A High Court judge has refused to grant a farmer an injunction against a so-called vulture fund over the sale of 9ac of his land in Cork.
The farmer, Maurice Foley, sought an interlocutory order preventing Promontoria (Oyster) Designated Activity Company (PODAC) from selling the 9ac at Ballynoran, Charleville, Co Cork. Foley sought the relief on the basis that there was no evidence Promontoria was entitled to exercise the rights of the charge and on the basis that the receiver purportedly appointed by Promontoria is not validly appointed.
Ulster Bank had advanced €70,000 to Halcon Communications Ltd, the security for which was, first, a joint letter of guarantee for the sum of €135,000 signed by Áine Ó Tuama, Brian Moloney and Foley, together with a first legal charge over the property.
In her judgment, Justice Siobhán Stack said that it is not in dispute that the monies advanced by Ulster Bank had not been repaid.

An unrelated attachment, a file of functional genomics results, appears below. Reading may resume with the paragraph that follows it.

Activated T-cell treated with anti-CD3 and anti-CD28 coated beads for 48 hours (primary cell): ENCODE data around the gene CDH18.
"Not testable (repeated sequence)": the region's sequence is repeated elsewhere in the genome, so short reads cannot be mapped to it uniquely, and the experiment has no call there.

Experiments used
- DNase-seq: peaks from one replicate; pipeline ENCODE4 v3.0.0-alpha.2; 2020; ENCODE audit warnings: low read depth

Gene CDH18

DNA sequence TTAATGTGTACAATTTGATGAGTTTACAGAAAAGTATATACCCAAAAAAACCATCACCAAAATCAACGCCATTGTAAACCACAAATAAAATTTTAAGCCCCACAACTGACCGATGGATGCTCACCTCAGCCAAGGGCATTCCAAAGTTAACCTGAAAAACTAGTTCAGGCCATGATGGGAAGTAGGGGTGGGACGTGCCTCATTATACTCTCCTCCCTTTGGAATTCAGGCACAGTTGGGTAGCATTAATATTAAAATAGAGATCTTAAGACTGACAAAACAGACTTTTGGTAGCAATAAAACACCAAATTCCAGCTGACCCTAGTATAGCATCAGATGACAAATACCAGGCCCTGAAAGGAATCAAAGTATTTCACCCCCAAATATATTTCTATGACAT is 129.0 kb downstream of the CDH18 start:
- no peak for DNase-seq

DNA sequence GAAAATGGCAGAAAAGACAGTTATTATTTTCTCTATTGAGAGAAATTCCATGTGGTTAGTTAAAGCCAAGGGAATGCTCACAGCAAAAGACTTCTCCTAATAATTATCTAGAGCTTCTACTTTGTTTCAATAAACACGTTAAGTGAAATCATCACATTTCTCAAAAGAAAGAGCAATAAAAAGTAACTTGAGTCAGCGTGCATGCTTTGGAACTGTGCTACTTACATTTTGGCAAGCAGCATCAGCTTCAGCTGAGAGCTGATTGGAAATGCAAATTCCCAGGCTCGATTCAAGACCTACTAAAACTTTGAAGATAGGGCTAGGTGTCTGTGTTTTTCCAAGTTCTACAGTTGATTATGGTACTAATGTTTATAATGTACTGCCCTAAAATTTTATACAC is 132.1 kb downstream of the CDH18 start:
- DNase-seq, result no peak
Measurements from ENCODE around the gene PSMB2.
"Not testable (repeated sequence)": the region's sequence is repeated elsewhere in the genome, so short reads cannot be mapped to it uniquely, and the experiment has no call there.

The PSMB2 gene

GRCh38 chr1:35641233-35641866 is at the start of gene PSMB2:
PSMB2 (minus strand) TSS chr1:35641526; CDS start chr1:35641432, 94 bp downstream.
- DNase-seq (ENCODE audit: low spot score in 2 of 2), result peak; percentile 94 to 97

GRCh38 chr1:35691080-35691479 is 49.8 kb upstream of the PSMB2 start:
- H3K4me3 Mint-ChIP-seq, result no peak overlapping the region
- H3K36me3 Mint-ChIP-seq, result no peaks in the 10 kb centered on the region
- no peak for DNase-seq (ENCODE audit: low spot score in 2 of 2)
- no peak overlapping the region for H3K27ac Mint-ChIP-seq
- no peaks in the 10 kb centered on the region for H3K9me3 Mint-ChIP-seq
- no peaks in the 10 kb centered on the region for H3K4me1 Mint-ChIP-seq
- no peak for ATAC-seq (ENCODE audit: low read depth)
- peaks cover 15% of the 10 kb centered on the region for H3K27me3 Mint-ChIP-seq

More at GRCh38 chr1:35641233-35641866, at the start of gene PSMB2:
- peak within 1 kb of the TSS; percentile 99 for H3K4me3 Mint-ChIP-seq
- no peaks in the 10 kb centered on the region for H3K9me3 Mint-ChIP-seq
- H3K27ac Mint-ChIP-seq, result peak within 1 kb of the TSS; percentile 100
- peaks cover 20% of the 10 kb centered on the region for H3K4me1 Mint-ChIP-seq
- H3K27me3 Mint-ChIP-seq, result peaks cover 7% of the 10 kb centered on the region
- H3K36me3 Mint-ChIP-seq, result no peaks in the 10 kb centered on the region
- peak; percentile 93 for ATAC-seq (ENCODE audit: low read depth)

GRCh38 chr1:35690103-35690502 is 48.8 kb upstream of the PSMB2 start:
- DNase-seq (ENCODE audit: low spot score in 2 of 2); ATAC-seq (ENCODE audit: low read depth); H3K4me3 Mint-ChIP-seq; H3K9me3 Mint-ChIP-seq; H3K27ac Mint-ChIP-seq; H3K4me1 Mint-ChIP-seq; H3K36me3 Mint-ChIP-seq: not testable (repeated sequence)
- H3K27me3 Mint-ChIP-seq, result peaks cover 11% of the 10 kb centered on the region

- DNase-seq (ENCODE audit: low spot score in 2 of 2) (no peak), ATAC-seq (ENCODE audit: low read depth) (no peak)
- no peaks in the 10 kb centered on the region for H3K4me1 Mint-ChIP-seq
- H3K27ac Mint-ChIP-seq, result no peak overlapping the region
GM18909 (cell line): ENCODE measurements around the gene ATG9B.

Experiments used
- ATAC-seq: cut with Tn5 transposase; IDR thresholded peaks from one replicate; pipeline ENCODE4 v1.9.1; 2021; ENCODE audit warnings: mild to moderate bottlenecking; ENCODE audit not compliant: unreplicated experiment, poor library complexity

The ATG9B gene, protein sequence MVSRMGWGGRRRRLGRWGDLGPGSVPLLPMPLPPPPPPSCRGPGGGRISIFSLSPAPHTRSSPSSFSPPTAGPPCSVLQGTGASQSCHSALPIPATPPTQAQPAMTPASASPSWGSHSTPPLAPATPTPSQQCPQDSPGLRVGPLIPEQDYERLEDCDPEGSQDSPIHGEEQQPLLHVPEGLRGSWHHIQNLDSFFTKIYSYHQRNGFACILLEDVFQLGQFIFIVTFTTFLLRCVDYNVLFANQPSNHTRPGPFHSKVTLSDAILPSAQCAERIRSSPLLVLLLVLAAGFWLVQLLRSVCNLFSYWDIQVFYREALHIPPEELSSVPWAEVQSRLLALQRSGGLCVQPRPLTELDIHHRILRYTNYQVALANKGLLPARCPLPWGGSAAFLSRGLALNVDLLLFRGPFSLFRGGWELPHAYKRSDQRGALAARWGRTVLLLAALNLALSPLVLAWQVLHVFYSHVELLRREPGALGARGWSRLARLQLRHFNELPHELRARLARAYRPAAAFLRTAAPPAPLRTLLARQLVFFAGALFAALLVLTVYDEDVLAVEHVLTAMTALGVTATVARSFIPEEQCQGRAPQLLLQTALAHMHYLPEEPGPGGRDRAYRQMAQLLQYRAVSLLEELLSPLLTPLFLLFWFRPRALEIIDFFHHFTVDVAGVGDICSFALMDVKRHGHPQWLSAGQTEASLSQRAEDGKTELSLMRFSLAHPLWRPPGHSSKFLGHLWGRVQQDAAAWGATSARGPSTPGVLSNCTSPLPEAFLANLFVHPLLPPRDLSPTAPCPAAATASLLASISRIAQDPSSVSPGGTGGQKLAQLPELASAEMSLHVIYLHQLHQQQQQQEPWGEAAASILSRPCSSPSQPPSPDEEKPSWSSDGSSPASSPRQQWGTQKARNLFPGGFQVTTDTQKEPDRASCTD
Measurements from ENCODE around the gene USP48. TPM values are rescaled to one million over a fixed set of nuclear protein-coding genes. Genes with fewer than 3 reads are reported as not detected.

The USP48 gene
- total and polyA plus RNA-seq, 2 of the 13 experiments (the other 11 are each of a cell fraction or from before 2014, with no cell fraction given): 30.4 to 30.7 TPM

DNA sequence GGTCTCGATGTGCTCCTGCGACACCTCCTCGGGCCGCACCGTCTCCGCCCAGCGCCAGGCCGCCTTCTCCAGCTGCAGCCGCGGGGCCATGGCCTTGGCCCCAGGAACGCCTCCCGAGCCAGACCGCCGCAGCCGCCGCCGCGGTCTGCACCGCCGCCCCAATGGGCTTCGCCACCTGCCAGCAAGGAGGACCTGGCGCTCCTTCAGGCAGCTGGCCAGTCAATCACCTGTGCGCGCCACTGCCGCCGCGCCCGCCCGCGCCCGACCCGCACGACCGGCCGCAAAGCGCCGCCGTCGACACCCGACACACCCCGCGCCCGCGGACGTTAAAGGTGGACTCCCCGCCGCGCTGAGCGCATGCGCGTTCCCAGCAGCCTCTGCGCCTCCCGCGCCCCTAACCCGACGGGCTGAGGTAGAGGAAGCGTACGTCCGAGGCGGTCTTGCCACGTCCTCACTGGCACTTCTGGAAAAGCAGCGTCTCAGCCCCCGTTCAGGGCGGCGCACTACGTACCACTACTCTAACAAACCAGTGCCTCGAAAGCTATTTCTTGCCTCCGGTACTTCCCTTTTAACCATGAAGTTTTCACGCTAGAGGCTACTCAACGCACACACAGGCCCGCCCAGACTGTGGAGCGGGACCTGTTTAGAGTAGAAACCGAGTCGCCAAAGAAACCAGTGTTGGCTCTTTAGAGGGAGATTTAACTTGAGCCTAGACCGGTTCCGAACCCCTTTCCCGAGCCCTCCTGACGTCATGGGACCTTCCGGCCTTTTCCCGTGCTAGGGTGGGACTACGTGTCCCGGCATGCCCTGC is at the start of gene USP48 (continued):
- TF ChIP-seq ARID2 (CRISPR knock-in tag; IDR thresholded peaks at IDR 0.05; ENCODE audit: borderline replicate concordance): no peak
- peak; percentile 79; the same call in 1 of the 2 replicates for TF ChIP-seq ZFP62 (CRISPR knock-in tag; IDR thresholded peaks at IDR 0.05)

Foley became the registered owner of the land on 11 November 2009. Ulster Bank was initially registered as the owner however, documents show that Promontoria became the owner of the land on 9 March 2017.
No legal basis
The judge said that there was “no legal basis” to the argument around the ownership of the land.
“The material fact is that [Promontoria] is the registered owner of the charge on foot of which a power of sale is said to arise and on foot of which the receiver has been appointed. The registration of PODAC as the owner of the charge is proof that the charge has been transferred to it.
“There is, therefore, no legal basis to this argument and there is no fair question to be tried on this issue,” Justice Stack said.
Foley’s second objection, to the appointment of a receiver, was also thrown out by the judge. She said that the appointment was valid after consulting evidence. The land is listed for sale at an online auction next month, with an advised minimum value of €90,000.